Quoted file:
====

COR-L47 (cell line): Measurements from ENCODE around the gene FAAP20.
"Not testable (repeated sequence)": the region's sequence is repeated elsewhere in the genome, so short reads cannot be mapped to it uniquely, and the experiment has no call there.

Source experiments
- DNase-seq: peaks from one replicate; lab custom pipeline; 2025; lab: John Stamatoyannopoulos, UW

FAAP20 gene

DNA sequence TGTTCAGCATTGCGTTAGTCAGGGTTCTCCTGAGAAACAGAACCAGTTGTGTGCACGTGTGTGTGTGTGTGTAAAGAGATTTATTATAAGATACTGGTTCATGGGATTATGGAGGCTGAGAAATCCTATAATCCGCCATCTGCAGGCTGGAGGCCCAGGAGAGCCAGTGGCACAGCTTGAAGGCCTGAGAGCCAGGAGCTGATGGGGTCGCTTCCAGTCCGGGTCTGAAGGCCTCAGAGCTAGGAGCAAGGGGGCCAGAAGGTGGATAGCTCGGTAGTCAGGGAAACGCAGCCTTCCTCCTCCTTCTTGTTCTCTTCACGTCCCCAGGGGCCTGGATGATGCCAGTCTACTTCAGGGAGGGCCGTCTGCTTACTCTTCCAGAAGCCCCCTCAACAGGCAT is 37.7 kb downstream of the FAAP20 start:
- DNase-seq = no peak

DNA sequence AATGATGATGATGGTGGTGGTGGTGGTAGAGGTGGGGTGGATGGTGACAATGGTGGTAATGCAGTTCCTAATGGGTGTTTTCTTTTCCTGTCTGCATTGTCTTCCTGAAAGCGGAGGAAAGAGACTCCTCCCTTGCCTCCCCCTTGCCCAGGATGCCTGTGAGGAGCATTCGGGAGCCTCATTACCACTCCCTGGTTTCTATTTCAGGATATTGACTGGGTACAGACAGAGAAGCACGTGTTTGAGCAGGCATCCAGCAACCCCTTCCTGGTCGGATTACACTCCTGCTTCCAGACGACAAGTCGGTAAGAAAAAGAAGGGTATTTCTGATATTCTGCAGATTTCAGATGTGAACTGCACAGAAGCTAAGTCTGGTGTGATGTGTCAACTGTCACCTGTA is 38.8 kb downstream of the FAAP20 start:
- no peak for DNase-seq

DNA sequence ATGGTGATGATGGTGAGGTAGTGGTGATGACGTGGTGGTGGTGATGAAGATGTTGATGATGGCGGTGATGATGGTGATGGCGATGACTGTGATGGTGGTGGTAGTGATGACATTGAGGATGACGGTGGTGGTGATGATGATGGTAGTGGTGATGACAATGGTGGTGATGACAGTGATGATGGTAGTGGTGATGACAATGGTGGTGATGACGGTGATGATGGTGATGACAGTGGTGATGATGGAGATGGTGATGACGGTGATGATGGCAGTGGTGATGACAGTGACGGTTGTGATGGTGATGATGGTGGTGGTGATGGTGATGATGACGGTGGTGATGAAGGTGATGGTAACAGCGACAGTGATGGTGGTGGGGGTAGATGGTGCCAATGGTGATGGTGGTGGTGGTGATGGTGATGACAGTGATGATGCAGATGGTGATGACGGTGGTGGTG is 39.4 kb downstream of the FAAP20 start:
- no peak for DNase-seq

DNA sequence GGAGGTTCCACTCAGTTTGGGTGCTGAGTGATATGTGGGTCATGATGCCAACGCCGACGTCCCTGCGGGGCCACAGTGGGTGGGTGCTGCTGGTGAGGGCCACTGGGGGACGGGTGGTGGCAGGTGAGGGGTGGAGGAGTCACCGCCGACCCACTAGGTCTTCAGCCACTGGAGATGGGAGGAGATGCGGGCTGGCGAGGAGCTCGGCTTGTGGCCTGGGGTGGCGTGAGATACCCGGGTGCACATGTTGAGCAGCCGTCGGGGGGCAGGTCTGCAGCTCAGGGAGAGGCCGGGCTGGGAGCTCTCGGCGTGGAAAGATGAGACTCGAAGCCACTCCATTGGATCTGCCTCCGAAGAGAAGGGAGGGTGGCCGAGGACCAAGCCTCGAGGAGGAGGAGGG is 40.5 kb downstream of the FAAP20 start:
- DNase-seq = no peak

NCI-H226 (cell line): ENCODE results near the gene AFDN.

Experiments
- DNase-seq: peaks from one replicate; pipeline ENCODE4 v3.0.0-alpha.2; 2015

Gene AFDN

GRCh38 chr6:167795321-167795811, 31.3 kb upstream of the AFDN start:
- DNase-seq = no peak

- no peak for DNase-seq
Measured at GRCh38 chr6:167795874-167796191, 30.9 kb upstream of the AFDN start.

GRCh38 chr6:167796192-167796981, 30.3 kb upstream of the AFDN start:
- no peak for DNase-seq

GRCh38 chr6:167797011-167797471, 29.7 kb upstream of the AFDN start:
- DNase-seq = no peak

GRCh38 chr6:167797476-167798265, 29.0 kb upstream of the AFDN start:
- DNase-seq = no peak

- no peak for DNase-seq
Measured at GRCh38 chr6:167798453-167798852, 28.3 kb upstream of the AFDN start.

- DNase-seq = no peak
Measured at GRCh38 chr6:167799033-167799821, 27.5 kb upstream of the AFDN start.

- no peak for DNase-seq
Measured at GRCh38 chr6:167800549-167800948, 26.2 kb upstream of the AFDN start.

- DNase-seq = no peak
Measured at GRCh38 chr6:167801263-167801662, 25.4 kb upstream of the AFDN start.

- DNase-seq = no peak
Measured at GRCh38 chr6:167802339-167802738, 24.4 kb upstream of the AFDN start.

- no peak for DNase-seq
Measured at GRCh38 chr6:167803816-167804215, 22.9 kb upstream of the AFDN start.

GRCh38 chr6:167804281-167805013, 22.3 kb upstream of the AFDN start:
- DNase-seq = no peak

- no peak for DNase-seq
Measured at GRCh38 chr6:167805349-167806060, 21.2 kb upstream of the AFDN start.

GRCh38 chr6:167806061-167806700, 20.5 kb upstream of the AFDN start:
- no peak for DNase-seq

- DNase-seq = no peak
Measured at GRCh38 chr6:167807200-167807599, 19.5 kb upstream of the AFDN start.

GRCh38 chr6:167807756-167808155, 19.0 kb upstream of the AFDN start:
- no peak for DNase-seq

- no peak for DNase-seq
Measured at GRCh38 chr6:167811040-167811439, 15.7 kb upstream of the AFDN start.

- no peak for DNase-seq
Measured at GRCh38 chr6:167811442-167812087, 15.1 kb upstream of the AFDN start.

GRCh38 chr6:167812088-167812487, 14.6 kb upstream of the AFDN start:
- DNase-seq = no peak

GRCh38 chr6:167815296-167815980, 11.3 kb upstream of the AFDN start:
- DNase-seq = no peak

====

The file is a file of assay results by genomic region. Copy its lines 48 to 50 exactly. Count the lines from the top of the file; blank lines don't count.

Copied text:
GRCh38 chr6:167807756-167808155, 19.0 kb upstream of the AFDN start:
- no peak for DNase-seq

- no peak for DNase-seq